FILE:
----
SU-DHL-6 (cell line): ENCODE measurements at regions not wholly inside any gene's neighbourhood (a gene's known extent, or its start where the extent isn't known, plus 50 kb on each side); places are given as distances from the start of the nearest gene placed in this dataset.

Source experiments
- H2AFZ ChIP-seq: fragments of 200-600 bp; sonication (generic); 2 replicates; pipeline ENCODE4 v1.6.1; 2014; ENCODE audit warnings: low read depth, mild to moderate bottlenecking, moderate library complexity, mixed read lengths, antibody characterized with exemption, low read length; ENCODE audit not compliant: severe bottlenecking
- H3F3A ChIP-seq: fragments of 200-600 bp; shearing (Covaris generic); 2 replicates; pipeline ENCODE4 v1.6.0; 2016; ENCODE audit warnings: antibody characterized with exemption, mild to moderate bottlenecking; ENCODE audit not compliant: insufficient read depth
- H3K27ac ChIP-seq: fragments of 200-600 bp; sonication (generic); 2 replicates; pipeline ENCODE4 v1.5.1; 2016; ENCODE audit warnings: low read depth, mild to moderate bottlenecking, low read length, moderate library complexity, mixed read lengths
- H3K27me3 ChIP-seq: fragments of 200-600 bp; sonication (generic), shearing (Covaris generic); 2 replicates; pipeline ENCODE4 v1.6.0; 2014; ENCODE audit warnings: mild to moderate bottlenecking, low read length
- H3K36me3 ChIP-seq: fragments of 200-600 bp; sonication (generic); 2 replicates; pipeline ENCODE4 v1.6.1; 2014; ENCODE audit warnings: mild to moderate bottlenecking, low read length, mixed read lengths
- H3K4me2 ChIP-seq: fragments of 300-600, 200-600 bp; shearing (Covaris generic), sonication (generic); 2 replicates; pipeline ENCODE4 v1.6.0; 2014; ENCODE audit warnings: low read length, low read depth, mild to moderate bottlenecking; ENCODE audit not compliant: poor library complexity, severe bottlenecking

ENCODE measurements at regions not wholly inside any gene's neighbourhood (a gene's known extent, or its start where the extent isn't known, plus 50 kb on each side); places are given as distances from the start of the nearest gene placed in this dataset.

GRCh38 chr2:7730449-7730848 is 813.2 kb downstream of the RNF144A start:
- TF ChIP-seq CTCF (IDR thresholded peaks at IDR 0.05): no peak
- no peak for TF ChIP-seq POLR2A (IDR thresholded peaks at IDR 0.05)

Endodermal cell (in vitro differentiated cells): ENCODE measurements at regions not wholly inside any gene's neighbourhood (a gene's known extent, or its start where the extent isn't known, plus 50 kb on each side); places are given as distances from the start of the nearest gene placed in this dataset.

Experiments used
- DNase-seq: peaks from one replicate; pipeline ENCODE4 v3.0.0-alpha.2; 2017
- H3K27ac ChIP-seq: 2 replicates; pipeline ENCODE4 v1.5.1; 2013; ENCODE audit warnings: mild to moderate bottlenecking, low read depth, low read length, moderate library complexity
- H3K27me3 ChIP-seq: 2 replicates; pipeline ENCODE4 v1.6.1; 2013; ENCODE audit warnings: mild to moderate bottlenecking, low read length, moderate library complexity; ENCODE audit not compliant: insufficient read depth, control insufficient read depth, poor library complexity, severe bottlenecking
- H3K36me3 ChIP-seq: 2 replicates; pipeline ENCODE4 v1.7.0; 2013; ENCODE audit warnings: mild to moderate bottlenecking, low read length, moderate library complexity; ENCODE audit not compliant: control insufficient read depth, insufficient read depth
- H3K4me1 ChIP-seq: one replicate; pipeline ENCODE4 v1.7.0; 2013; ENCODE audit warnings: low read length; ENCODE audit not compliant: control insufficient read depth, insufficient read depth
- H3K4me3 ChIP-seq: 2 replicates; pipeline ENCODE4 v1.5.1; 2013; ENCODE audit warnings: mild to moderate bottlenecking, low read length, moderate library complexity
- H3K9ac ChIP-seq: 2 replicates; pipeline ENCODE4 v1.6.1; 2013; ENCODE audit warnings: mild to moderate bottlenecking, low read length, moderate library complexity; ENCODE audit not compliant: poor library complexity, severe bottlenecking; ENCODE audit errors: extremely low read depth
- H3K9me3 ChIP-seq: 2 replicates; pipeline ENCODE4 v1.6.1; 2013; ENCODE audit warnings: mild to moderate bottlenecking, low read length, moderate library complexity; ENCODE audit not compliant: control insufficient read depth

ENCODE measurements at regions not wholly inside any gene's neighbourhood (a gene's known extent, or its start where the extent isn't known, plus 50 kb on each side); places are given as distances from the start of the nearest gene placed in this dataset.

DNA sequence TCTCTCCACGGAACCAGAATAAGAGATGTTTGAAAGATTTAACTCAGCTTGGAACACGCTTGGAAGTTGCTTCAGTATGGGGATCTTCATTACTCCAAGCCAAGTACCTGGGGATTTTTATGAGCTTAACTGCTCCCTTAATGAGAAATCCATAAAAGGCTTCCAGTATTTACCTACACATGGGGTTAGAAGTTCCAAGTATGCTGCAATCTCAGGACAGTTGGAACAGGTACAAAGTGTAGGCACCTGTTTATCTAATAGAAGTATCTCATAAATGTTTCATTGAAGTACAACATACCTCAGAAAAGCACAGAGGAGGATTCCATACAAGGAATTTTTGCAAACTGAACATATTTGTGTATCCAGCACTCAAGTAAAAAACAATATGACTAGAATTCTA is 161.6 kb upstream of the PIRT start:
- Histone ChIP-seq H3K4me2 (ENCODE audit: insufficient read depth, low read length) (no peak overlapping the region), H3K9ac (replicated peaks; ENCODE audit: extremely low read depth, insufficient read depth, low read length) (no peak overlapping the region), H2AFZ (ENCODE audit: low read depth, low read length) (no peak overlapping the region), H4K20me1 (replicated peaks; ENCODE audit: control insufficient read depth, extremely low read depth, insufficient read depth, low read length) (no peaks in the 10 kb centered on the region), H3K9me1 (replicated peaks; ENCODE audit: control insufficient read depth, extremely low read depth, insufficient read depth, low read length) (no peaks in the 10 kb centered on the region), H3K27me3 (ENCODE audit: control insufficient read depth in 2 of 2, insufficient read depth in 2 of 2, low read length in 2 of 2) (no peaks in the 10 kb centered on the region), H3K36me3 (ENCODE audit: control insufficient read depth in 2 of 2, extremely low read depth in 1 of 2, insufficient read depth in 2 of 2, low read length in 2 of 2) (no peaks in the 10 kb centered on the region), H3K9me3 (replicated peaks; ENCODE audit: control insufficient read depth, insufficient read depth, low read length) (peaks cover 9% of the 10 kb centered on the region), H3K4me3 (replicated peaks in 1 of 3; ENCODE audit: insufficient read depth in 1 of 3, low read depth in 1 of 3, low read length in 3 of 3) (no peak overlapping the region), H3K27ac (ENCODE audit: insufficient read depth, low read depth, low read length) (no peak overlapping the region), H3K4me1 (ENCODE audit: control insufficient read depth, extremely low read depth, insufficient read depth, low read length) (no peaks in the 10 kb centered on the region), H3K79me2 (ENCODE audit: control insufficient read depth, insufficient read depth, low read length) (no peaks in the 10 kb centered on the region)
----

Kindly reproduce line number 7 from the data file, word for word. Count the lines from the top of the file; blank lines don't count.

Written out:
- H3K36me3 ChIP-seq: fragments of 200-600 bp; sonication (generic); 2 replicates; pipeline ENCODE4 v1.6.1; 2014; ENCODE audit warnings: mild to moderate bottlenecking, low read length, mixed read lengths